When Portugal first colonized Brazil, a process that began with discover in the year 1500, Tupi, or more precisely the Tupinambá, one of the languages of the Tupi-Guarani family spoken by Indians who lived on the Brazilian seacoast, was used along with Portuguese as the general language of the colony. This was primarily because the Jesuit priests studied and taught the Tupi language. In 1757, Tupi was banned by royal decree, although the language had already been overwhelmed by Portuguese spoken by the large number of immigrants from the mother country. When the Jesuits were expelled in 1759, Portuguese became the language of the country. However, Portuguese inherited words associated with flora and fauna from indigenous languages. Among these words were abacaxi pineapple, mandioca manioc flour, caju cashew, tatu armadillo, and piranha, the voracious fish, as well as proper and geographic names.
The Portuguese language in Brazil received a new source of contributions with the influx of African slaves. The African influence came primarily from the Iorubá spoken by slaves from Nigeria. Some of these words also found their way to Europe. Iorubá contributions derived from words connected with religion and the Afro-Brazilian cuisine. From the Angolan Quimbundo language came words such as caçula, meaning the youngest child, moleque a street child, and the dance samba.
During the 18th century, other differences between the American and European Portuguese developed. At that time Brazilian Portuguese failed to adopt linguistic changes taking place in Portugal produced by French influence. The Brazilian Portuguese remained loyal to the pronunciation used at the time of its discovery. However, when Don João, the Portuguese king, and the royal entourage took refuge in Brazil in 1808 (when Napoleon Bonaparte invaded Portugal), his presence helped to reapproximate the Portuguese spoken in the cities to the Portuguese of Portugal.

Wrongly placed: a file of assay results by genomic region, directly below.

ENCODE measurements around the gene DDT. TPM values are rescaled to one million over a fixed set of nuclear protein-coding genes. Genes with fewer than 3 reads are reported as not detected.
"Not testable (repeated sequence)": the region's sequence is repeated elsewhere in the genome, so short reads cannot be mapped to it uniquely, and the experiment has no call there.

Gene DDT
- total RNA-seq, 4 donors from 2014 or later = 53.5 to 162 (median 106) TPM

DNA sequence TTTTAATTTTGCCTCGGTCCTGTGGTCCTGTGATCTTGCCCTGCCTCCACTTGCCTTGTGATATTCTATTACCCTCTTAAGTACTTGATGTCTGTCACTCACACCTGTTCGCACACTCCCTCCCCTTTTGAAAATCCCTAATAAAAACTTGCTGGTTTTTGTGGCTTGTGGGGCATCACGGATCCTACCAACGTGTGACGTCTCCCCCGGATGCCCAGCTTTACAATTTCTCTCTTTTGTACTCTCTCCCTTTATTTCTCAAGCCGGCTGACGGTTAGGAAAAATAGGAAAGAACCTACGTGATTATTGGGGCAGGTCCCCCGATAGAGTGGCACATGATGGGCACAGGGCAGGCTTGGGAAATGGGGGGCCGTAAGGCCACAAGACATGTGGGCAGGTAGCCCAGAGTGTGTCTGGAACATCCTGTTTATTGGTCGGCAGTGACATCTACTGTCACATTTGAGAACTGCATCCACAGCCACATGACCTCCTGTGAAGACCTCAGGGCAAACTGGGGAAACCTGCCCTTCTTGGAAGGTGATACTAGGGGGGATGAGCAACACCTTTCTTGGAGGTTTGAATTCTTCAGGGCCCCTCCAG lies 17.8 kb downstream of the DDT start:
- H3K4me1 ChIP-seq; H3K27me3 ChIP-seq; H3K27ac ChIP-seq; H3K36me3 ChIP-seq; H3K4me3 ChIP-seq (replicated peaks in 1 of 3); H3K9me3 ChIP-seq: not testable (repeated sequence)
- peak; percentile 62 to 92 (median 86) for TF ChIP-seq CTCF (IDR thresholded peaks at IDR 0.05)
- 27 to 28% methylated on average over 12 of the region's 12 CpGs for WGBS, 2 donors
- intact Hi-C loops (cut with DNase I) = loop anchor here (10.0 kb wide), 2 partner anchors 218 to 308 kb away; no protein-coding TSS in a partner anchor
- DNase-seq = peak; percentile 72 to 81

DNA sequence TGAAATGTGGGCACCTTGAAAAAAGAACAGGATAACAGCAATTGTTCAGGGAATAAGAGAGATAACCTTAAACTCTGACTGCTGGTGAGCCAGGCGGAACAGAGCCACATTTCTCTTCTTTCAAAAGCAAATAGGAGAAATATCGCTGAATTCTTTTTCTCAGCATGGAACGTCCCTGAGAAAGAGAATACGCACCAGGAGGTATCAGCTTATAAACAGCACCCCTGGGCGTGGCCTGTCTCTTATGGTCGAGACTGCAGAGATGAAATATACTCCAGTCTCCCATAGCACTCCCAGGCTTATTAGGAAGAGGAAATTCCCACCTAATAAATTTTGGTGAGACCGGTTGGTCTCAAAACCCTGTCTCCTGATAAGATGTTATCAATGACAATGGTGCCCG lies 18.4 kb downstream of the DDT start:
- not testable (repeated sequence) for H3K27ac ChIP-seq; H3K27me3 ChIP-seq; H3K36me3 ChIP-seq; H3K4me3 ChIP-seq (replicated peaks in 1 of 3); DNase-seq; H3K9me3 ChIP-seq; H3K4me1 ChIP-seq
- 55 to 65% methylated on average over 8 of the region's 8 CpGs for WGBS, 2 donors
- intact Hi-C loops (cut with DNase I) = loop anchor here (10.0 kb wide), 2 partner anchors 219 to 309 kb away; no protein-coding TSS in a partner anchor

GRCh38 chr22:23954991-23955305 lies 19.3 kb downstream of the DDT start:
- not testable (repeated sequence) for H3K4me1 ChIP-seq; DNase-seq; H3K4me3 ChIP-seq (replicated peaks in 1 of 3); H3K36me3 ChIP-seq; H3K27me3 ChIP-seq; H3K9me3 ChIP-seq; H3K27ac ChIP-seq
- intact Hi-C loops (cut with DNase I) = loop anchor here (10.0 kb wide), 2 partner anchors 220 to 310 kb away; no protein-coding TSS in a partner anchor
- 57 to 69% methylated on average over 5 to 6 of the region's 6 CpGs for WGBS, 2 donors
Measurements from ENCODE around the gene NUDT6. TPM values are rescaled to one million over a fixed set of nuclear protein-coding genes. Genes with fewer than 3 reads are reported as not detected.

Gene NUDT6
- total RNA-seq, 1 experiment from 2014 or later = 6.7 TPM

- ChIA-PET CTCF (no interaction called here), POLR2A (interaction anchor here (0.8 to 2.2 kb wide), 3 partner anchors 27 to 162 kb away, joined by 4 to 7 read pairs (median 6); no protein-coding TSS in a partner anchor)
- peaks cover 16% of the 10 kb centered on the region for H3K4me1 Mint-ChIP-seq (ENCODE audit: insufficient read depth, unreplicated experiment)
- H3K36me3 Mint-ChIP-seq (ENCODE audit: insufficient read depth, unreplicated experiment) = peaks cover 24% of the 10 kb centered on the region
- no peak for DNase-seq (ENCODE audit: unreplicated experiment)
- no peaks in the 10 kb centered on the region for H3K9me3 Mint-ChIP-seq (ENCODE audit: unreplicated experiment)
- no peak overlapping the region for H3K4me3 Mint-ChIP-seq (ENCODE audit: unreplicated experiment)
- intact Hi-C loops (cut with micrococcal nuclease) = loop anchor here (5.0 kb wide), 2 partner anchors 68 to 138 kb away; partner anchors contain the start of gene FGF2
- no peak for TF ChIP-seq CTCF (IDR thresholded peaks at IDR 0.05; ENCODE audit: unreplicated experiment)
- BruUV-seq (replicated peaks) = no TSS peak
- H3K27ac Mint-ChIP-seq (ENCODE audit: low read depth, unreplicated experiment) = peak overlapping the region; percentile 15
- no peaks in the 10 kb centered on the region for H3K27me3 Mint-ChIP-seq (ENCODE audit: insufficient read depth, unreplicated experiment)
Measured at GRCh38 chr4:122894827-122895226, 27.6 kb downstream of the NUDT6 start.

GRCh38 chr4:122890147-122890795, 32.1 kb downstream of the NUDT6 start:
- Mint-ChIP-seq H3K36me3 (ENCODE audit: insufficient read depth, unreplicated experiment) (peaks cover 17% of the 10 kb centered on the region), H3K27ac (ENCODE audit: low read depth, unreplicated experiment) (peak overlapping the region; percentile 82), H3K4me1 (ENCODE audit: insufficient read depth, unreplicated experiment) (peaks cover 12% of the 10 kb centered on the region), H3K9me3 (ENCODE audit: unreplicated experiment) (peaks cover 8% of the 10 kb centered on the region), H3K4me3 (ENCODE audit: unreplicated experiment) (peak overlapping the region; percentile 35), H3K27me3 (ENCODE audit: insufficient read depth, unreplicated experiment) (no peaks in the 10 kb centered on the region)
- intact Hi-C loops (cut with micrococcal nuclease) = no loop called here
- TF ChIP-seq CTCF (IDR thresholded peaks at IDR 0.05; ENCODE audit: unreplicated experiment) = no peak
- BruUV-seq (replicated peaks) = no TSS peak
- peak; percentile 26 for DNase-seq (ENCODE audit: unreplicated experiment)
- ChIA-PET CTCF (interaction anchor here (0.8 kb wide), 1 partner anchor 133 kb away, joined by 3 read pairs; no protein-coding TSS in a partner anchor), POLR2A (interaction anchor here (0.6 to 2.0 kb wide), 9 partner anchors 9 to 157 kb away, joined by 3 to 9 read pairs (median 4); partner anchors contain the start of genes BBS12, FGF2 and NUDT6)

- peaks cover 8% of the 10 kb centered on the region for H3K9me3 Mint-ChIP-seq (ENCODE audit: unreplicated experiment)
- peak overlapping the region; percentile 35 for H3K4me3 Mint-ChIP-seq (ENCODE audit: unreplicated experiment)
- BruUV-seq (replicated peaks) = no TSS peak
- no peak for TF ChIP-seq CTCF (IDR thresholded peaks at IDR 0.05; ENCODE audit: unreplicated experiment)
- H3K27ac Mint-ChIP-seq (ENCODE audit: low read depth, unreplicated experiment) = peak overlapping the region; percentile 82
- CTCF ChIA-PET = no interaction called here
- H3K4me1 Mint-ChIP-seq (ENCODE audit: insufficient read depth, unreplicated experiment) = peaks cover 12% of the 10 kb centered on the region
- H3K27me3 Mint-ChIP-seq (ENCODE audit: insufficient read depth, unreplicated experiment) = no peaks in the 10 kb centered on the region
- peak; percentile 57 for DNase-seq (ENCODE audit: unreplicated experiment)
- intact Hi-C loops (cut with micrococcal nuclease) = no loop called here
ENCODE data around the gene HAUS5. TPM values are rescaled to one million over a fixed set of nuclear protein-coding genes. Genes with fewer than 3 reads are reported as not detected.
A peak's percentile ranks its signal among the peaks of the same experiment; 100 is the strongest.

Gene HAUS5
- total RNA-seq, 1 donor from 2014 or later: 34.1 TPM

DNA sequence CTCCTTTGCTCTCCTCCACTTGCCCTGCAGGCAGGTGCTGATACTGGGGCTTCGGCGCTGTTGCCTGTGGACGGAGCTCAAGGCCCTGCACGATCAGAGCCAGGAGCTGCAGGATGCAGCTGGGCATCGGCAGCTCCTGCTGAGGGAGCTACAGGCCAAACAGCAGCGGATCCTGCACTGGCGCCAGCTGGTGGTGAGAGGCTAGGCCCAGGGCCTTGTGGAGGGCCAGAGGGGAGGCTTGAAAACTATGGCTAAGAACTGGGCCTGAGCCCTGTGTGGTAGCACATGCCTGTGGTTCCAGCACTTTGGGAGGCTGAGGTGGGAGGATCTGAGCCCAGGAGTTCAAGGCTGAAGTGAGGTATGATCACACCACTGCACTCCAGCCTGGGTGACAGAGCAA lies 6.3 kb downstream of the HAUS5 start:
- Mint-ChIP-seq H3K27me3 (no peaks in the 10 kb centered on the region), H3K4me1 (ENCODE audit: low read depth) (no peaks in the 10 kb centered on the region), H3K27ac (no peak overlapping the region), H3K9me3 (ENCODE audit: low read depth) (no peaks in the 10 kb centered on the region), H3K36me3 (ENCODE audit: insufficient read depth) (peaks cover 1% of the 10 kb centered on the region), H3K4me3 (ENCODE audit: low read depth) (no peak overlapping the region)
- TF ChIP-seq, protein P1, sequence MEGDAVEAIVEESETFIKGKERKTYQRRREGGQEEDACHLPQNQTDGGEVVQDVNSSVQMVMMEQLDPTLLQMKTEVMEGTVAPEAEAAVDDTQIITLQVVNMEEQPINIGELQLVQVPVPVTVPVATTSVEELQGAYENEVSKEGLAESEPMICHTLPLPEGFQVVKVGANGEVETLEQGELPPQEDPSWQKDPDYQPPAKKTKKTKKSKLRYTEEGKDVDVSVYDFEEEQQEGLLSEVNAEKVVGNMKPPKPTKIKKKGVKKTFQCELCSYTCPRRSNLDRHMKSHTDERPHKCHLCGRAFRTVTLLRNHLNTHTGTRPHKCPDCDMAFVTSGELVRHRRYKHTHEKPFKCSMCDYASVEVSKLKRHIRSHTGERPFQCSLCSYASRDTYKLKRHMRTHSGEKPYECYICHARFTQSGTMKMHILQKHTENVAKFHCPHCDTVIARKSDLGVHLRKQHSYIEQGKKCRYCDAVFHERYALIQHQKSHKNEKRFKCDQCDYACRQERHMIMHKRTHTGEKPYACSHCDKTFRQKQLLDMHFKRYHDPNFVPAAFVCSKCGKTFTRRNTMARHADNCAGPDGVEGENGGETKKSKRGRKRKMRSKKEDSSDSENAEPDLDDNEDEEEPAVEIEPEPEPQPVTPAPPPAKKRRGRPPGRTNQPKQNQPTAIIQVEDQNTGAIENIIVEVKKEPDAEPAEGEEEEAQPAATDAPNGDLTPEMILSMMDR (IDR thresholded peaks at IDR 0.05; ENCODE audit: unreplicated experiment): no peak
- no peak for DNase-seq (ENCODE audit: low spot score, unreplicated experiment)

After Brazilian independence in 1822, Brazilian Portuguese became influenced by Europeans who had migrated to the central and southern parts of the country. This is the reason one finds in those areas variations in pronunciation and a few superficial lexical changes. These changes reflect the nationalities settling in each area.
In the 20th century, the split between the Portuguese and Brazilian variants of Portuguese heightened as the result of new words for technological innovations. This happened because Portuguese lacked a uniform procedure for adopting such words. Certain words took different forms in different countries. For example: in Portugal one hears comboio, and in Brazil one hears trem, both meaning train. Autocarro in Portugal is the same thing as ônibus in Brazil, both meaning bus.
At the beginning of this century, the nationalism and the individualism
of the Romantic movement began promoting the creation of a language norm
based on the Brazilian version of the Portuguese language. In 1922, the
Modernists reintroduced this argument, promoting a need to break with traditional
Portuguese models and to adopt the Brazilian speech pattern. This opening
by the Modernists led to the successful adoption of the Brazilian norm
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